Hannover (Germany) - The battle between the HD DVD and Blu-ray camps has gone into a new round at Cebit - with HD DVD promoters touting the formats advantages and almost claiming victory over Blu-ray, while a Sony executive told TG Daily that he expects the format war to be over within one year.
If you had the choice between "the look and sound of perfect" or the maximum in "hi-def experience", which one would you choose? Sounds similar, but could be very different with what you end up. In the first case, you would end up with HD DVD, whose supporters served salmon and sparkling water during its Cebit conference, and in the second case you would get Blu-ray and doughnuts with coffee.
Admitted, a far-fetched image for describing the two competing hi-def formats, but even the food presented at the Cebit press conferences showcased just how different the marketing and promotion campaigns to capture public interest has become.
There was HD DVD on the one side, in the midst of a $300 million marketing campaign, which launched a separate Europe Promotion group and hired a German TV host to moderate presentations from several European and North American executives in front of an estimated 500 press attendees. And then there was Blu-ray, which did not have a moderator at all; instead, the chairman of the European Blu-ray Disc Association promotion group and a Sony Computer Entertainment Europe executive handled their presentations in front of roughly 200 journalists, even without the help of a PR representative.
Most HD DVD presenters, including Microsoft's Jordi Ribas, focused on highlighting HD DVD's advantages, especially in audio output. Ribas mentioned that 2.5 million HD DVD players had sold by the end of 2006. He pointed to the Xbox 360 HD DVD drive, which apparently has become the best ever selling accessory with a price tag of at least $100. "We are trying to manufacture as many as we can," he said.
HD DVD seems to have also an edge in the segment of slim PC drives, where the format is said to be outselling Blu-ray by a factor of 7:3. "HD DVD is better and the format is exploding worldwide," Ribas noted. And there was some news about the format as well: Alpine, for example, is developing an HD DVD player for cars - not just to play videos put to play huge audio libraries from the disc as well. A separate demonstration of the HD DVD interactive layer provided first insight in what HD DVD menus will look like in the future: Users will be able to set bookmarks with a screen-capture feature and, of course, they will be able to download additional content, such as skins for menus, additional language files or movie trailers that will be stored in the HD DVD player's memory.
Today's HD DVD sales, according to the HD DVD promotion group, are doing well. Journalists were told that consumers are "buying titles at an astonishing rate," with 40% of HD DVD player owners buying a new movie every week. Ken Graffeo, executive vice president of marketing of Universal Studios Home Entertainment, said that despite the 5:1 hardware advantage Blu-ray currently has (because of PS3 shipments), HD DVD s selling just as many movies as Blu-ray. "It is too early to declare victory," Graffeo said, "But we will do just as well in Europe as we did in the U.S."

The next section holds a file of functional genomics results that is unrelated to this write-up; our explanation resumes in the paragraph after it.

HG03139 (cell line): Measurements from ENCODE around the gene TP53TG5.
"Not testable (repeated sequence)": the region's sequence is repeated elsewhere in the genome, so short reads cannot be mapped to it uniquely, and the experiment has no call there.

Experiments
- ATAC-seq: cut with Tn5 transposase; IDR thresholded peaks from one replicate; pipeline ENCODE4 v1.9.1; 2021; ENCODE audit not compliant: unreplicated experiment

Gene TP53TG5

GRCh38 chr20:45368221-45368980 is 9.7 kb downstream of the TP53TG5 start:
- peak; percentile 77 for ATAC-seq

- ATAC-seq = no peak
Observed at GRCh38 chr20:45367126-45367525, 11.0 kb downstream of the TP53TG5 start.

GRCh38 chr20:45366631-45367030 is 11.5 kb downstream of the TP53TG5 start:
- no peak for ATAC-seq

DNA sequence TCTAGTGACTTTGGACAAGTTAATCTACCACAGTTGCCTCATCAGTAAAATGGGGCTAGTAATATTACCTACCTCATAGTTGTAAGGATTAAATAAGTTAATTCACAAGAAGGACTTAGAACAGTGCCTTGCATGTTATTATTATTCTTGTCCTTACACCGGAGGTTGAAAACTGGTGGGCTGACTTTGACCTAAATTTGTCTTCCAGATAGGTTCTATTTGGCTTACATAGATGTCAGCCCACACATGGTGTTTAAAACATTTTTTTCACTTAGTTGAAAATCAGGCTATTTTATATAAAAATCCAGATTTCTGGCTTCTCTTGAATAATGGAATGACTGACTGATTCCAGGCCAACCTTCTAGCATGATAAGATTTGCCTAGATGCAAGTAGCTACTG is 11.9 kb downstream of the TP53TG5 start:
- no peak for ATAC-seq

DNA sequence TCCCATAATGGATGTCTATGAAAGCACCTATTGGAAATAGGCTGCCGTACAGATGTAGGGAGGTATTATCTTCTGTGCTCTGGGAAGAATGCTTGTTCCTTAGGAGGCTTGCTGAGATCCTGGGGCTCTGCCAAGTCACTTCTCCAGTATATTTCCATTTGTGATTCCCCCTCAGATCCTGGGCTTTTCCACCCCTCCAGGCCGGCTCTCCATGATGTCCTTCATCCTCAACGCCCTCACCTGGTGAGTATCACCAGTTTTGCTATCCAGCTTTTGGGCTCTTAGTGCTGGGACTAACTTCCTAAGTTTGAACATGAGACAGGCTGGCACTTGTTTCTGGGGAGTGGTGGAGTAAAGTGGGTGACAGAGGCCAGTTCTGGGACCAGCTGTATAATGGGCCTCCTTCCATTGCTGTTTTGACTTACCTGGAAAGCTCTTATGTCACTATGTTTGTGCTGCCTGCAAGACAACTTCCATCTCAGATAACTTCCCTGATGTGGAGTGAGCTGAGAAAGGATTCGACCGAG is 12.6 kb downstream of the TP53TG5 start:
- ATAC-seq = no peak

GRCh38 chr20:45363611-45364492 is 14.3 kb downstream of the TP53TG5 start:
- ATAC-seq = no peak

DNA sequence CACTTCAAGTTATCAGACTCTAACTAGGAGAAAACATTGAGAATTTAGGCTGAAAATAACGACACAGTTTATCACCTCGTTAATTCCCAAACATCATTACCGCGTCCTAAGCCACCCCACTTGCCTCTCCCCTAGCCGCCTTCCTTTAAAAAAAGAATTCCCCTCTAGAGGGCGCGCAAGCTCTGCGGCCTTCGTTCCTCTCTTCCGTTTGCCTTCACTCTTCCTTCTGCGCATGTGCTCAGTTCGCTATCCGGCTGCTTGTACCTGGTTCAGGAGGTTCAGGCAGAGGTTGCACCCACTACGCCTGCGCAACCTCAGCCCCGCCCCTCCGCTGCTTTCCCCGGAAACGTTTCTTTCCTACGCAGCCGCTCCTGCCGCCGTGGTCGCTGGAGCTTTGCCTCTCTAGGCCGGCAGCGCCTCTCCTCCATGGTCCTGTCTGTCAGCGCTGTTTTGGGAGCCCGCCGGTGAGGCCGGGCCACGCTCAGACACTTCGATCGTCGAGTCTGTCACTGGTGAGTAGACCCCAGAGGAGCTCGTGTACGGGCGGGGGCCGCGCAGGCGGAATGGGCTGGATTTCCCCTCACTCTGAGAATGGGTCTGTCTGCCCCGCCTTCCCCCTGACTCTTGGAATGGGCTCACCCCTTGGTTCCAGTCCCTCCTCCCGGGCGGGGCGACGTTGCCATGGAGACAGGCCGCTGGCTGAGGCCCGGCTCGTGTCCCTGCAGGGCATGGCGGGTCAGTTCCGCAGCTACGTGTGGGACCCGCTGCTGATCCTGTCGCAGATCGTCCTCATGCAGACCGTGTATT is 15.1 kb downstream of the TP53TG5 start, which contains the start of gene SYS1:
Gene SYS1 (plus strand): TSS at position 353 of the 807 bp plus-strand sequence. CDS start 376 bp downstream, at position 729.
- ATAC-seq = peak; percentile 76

So, what does the Blu-ray camp say about these claims? As it turns out, it really depends on what numbers you are looking at. Sony agreed that Blu-ray hardware is outselling HD DVD at a factor of 5:1, thanks to the Playstation 3, which has been shipped 1.84 million times until the end of 2006 and will launch with 1 million available units at its Europe launch on March 23. However, Sony claims, Blu-ray movies are outselling HD DVD movies by close to 3:1. According to Sony's director of AV technology, David Walstra, the HD DVD group is counting in the movies sold in Europe, while there won't be any Blu-ray movies available in this region until March 23. From that date on, Sony believes that it will be outselling HD DVD at the same rate as it does in the U.S.
The Blu-ray group did not have flashy demos to match the HD DVD press conference, but announced that it will be shipping 4x BD-R discs "within a few weeks." These discs will be able to deliver a sustained data write rate of 144 Mb/s, compared to the current 72 Mb/s. Media and recorders that support 4x speed are expected to become available during Q2 of this year.
In the end, the group believes that Blu-ray is strong enough to replace HD DVD. According to a press release that quoted Frank Simonis, chairman of the European arm of the Blu-ray Disc Association, the group expects Blu-ray to become "the successor format to the DVD within three years." Walstra, however went a step further and told us that he believes that Blu-ray will win the battle within one year.
He based this claim not only on the fact that the PS3 will drive adoption of Blu-ray across the globe, but also the fact that Blu-ray can claim superior support fro movie studios at this time. "Seven out of the eight big studios support Blu-ray. There is only Universal that is exclusive to HD DVD. In the end it will be content and the studios that will determine the outcome of this format war," Walstra said. But he conceded that, until either Blu-ray or HD DVD can claim victory, it is really the consumer who is on the losing end - because anyone could end up with the losing-format HD player in the end.
And just in case you wonder, both the salmon as well as the doughnuts were excellent.